- Published: November 12, 2022
- Updated: November 12, 2022
- Language: English
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To truly come to an understanding of the question we need to define what a zoo is and what ethical means. Lexico. com defines a zoo as “ an establishment which maintains a collection of wild animals, typically in a park or gardens, for study, conservation or display to the public .” This definition opens up to debate whether zoos are ethical or not, due to the term “ display to the public”. This part of the definition does this as, if the zoos are only doing this for their personal gain, then are zoos truly righteous and ethical for exploiting animals in this way? Next is the term “ ethical” Lexico. com defines ethical as “ morally good or correct ”. This is open to interpretation as different people can have a different viewpoint on ethics. This can be due to religion, circumstances and upbringing. So, in this essay, I will be discussing whether I think zoos are ethical and what can be done to fix these issues.
I have always enjoyed the zoos that I have visited e. g Colchester Zoo and London Zoo. I used to always think that zoos are amazing because of how they educate children and how healthy and happy the animals looked. When, however, I researched some zoos in other parts of the world, e. g. Asia, I was horrified about the living conditions of some of the animals. The rules and regulations in this part of the world are extremely lenient or non existent. So, I will be looking into zoos in different countries to help me answer this question of are zoos ethical?
On the “ for” side of this argument, Dr. Robin Ganzert, (the president and CEO of American Humane, the country’s oldest national humane organization. which works to protect animals and children from abuse and harm) wrote in an article for TIME, “ The Arabian Oryx has been removed from the endangered species list.” This has been due to breeding programmes in zoos. The conservation of animals is an important part of zoos. She also writes, “ Even when animals aren’t introduced back into the wild, placing them under human care can still improve the lives of their wild counterparts: modern zoos and aquariums serve as bases for observation and research.” I think this is a very valid point. We can discover things to help animals in the wild e. g. medicines and characteristics. So even if we can’t release the animals into the wild the research we can do and therefore the information we learn and help we can get from them is vital towards our understanding of the different species.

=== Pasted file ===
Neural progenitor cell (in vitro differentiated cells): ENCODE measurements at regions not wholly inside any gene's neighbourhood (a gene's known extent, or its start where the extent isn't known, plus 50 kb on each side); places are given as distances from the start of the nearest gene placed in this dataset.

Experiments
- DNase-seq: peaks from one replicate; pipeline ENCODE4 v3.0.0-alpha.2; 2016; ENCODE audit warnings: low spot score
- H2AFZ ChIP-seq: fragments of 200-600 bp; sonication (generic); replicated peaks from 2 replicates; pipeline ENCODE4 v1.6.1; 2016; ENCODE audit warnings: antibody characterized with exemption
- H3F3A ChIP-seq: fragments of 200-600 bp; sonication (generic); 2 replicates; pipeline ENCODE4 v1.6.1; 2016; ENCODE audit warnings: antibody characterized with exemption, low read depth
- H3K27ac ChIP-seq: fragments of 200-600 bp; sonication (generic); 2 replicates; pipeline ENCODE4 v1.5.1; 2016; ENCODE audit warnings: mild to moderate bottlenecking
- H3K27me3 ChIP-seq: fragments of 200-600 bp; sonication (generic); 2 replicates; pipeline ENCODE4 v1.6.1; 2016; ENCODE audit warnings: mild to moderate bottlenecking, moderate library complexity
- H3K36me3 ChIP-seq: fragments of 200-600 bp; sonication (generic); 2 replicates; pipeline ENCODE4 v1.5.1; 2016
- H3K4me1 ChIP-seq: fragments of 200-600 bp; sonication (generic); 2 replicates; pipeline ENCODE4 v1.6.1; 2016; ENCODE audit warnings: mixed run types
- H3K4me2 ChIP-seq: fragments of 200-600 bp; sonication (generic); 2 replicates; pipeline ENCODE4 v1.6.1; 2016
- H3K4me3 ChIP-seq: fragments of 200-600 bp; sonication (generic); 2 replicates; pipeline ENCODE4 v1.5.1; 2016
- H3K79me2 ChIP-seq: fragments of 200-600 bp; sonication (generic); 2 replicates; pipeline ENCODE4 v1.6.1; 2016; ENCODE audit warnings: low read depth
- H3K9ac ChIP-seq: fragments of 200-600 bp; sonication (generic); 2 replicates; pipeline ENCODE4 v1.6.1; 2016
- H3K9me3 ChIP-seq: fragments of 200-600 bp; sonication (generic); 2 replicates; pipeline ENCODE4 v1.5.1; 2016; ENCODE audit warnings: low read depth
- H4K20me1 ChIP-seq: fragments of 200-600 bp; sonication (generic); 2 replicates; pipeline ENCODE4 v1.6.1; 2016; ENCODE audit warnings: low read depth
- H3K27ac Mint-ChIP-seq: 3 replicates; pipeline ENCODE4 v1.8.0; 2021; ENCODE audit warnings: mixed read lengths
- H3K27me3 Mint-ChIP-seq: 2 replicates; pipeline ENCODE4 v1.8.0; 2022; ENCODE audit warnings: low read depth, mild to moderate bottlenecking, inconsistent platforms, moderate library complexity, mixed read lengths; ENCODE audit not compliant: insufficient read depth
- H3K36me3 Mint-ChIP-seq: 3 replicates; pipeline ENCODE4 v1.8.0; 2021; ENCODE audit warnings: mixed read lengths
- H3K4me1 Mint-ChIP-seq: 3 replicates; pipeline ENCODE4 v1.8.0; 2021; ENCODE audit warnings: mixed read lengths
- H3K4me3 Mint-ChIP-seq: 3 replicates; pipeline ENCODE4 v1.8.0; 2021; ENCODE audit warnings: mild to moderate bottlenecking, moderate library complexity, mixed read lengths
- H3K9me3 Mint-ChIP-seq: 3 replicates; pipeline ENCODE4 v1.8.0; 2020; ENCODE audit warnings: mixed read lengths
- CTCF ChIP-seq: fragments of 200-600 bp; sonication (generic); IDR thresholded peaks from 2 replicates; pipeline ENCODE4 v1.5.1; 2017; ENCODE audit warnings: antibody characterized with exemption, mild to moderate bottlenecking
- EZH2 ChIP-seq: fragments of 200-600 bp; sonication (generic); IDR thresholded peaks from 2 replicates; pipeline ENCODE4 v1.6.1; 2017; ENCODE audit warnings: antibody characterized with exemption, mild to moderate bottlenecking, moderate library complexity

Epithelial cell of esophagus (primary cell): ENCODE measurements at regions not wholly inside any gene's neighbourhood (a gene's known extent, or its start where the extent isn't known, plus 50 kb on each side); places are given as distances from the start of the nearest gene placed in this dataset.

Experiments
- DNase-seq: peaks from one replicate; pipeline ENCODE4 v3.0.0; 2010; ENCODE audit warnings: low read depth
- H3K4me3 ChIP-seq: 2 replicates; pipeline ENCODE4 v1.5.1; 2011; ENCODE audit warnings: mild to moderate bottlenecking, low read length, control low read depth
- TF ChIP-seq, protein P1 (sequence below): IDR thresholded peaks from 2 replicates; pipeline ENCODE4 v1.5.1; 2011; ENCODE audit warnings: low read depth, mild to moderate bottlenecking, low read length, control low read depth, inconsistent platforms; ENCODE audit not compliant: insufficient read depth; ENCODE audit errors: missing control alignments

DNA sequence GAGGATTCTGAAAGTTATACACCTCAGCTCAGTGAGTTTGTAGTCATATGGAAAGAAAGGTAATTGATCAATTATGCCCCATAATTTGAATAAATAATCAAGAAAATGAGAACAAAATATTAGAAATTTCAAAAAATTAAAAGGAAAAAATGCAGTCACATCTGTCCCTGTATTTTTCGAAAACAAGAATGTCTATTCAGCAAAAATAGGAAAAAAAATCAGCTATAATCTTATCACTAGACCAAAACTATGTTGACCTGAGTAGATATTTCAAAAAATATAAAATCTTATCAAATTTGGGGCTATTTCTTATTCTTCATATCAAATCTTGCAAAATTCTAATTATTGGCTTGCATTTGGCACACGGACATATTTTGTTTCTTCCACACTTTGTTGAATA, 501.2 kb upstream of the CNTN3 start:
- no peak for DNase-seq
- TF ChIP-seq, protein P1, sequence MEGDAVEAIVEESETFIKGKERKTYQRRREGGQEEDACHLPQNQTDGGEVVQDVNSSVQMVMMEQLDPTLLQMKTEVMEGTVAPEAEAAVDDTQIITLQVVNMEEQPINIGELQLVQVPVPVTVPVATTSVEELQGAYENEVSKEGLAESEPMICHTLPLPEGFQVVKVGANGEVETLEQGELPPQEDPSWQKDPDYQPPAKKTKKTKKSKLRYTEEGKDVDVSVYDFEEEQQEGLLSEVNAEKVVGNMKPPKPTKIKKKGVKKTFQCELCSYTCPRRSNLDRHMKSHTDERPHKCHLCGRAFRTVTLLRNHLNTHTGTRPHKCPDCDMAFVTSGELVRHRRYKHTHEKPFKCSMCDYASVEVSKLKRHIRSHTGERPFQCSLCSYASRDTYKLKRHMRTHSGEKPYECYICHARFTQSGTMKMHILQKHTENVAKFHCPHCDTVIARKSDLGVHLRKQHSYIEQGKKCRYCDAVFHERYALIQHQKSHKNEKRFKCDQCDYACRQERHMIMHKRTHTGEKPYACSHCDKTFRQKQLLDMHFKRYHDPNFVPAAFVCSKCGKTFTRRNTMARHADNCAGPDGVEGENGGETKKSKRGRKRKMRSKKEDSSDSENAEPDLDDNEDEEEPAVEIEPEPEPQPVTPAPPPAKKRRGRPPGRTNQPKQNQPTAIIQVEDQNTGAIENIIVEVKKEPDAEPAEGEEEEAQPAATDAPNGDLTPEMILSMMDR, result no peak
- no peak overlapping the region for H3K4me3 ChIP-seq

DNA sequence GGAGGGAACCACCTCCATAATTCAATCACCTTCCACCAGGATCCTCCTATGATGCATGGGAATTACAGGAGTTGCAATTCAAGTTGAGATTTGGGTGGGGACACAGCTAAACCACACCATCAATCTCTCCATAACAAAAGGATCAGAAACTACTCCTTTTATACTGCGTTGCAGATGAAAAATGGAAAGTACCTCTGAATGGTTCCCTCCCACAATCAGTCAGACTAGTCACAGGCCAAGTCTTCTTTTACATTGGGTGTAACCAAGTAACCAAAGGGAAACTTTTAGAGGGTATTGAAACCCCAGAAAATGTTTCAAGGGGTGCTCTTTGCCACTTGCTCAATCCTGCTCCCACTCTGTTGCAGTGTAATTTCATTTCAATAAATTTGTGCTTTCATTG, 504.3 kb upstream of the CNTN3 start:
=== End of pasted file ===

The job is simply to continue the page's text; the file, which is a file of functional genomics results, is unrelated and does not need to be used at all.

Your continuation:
I read an article in THE TIMES, Saturday October 19 2019. It read that “ two cubs born at Berlin Zoo in August …. first pandas to be born in Germany.” This indicates how important animals are and the global conservation of animals is a top priority. Even China is willing to give their national animal, a panda, to another country for promotion and conservation purposes and to keep the species off the endangered species list. This shows that zoos can be ethical and that the animals are the number one priority instead of the country’s pride or any selfishness. Adding onto this THE TIMES also had an article titled “ Zoo welcomes baby rhino into the world.” “ A rare southern white rhino has been born in a Belgium zoo.” This is in response to the battle between zoos and poachers. It also states in the article that “ there are 18, 000 southern white rhinos in the wild but poachers kill one every eight hours’ ‘. This is an example of zoos being ethical as they are fight to safeguard a species against the murder of innocent animals through breeding programmes.
On Saturday 19th October there was a short article in The Times entitled “ Zoo opens window on mysteries of “ le Blob” detailing how a Paris Zoo is displaying a “ yellow, single-cell slime mould that can display intelligent behaviours, such as finding its way out of a labyrinth ……. And can heal itself after being cut in two”. This is very positive for zoos as they are shedding a light on other forms of animal life.